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|← The Odyssey and Gilgamesh||Philip by Dick Valis →|
David Lurie is a professor of communications, who is a self centered man, going through midlife crisis. He believes he is at the comfortable place in his life. He is a self proclaimed romantic, and he also teaches romance literature. David is a man in his fifties who is lonely, but has lived his life fascinated by women. He has extremely intriguing relationships with women. His strong desires for women were so strong; he used to visit a prostitute every week. The prostitute he used to visit quitted her job at the brothel that David used to visit.
He has, however, been in quite a number of failed relationships, with two past divorces, frequent visit to the brothel and a sexual abuse to one of his students, Melanie. Melanie is a student in his class who he notices and calls her to his office often. He develops an infatuation towards her and starts treating her different from other students. David forces himself on Melanie and makes love to her on numerous occasions not taking into consideration what effects it would have on her. He only seeks to satisfy his own urges. He does not realise that Melanie is unhappy with his actions. She starts skipping classes and skipping CATS. He, however, is oblivious to the fact that Melanie feels uncomfortable with the way he treats her. Despite the fact that she missed her CATS, he still gives her a high grade to try and impress her and get her to continue his filthy habit.
When Melanie reports him to the school board, he faces disgrace in front of his peers and the community. He is, however, not apologetic for his actions. He does not apologize for what he did. When asked by the school board of his actions, he says that he is guilty as charged. He admits the accusations against him, not to be sincerely apologetic and remorseful, but he says that he is trying not to waste everyone’s time by denying and going back and forth arguing about the issue. David here displays a character of arrogance. He did not respect the board, and neither did he respect Melanie. He did not care about his actions, and how they affected the people around him.
At this point, he feels the urge to leave the community and hides out in the country with his daughter. He lives in the country with his daughter in their small farm that his daughter owns. At the farm, David encounters Petrus. Petrus is a black South African man, who works for Lucy at her farm. David is not particularly fond of him, and he, in fact, thinks that Petrus has a lot of freedom. He is also racist against him. He volunteers at an animal clinic where he takes care of unwanted dogs. At first, David is not too thrilled about the idea of working at an animal clinic. He then warms up to it and volunteers to work there. He, however, develops a relationship with Bev Shaw, who is a woman working at the health center, and has an unusual connection to the animals she treats.
After some time in the farm with his daughter, Lucy, they are attacked in their farm. His daughter is raped by three men. They are attacked and left there miserably. The men also kill all the dogs in the farm. This experience changes the relationship between father and daughter. When David encourages his daughter to talk about what happened to her, he refuses to talk about it, saying that he would not understand what she was going through. This brings about a strain tin their relationship. They argue about selling the land and her choice to stay in the farm, and her idea of keeping Pertus in the farm.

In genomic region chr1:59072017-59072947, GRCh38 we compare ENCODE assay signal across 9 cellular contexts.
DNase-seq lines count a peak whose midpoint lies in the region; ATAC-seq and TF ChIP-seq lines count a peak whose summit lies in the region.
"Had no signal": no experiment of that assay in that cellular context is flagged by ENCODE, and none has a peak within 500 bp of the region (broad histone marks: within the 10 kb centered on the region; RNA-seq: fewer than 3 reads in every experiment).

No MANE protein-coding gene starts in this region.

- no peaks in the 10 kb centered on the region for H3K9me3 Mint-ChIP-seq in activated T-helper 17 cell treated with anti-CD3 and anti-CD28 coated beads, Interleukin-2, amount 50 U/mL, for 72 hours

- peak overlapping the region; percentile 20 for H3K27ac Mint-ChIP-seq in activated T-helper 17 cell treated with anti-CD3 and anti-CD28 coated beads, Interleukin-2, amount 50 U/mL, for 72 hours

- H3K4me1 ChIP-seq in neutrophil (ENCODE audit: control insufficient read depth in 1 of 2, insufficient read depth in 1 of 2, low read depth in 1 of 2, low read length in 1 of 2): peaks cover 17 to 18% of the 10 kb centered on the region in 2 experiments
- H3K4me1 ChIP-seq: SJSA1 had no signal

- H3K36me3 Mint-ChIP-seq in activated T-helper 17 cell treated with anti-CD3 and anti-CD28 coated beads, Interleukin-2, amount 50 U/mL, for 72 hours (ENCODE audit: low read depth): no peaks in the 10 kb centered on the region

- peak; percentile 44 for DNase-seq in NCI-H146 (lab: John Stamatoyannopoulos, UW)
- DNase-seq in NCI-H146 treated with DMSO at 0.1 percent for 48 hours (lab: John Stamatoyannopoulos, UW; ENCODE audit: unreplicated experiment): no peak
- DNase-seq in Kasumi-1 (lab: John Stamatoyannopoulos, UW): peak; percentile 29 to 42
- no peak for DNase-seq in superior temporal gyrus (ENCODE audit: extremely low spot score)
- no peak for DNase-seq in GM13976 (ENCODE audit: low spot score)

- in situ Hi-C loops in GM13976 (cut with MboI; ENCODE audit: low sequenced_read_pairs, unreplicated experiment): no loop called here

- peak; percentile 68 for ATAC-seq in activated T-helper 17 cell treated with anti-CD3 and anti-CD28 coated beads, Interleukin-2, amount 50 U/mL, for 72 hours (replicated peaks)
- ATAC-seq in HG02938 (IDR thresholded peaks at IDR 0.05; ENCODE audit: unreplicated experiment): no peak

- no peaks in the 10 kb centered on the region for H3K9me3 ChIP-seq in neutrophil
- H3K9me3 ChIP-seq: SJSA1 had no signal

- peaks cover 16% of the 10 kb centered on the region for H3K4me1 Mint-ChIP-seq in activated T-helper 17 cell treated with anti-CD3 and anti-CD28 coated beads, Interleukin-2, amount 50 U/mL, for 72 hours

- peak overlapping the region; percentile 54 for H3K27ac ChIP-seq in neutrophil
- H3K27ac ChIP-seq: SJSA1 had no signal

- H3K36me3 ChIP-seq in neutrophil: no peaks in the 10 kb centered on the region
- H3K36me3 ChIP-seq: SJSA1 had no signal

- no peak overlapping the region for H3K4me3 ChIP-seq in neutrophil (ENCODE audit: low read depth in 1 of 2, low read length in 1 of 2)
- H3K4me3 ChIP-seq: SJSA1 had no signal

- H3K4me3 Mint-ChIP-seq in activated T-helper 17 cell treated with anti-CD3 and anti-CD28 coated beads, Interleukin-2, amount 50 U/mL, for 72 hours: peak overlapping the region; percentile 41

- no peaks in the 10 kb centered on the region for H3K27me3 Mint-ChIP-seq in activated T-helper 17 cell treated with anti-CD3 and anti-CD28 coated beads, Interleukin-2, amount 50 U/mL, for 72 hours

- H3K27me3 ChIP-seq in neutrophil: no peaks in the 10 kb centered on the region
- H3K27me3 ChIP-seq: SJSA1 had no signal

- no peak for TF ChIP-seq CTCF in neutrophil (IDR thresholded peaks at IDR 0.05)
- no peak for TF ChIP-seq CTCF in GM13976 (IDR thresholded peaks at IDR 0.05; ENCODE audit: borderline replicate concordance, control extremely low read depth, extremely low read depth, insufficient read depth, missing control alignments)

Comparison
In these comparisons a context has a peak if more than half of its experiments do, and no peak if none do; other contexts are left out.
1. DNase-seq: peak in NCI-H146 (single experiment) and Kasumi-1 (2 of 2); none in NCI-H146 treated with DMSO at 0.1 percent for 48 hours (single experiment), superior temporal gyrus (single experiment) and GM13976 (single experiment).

When Petrus takes advantage of the situation by obtaining part of her land, the mistrust grows even more. David believed that Petrus was taking advantage of his daughter. He offered Lucy his hand in marriage so that he could help her raise the child that she was expecting after the rape. David gets extremely angry and beats up Petrus’ nephew because he believes that he was one of the men who raped his daughter.
At this point, we see David becoming a totally different person. He becomes more and more compassionate. Seeing what happened to his daughter, he feels remorseful and remembers what he had done to his student Melanie. He sees how affected his daughter is and decides to go back to the parents to Melanie to apologize. He meets her father, who he had answered rudely and arrogantly. He accounts for what he did; reasons for what he did, why he refused to be apologetic, and how sorry he was for putting him through what he did. He related to how he felt pain for his daughter and thought of how Melanie’s father and family felt. This showed that David had grown into a compassionate man. He had an unpleasant experience that changed his perspective of life and began being empathetic towards others, whereas he was not before the rape.
David’s taste in women or choice in women is also seen to change when he gets into a relationship with Bev Shaw. First of all, she is in her fifties, almost the same age as David. In his past life, David only went after young women. He, however, stars a relationship with Bev, a much more mature woman. It is not clear whether this relationship is just sexual or whether it has a deeper impact. Shaw shows David how to communicate with the dogs in a way that they would understand each other. David has now grown up, into a mature man, and into a man who can control his urges.
It is; therefore, correct to conclude that David changes at the end of the novel. He becomes compassionate and mature. He, however, still remains a racist as he treats Petrus with hatred and distrust.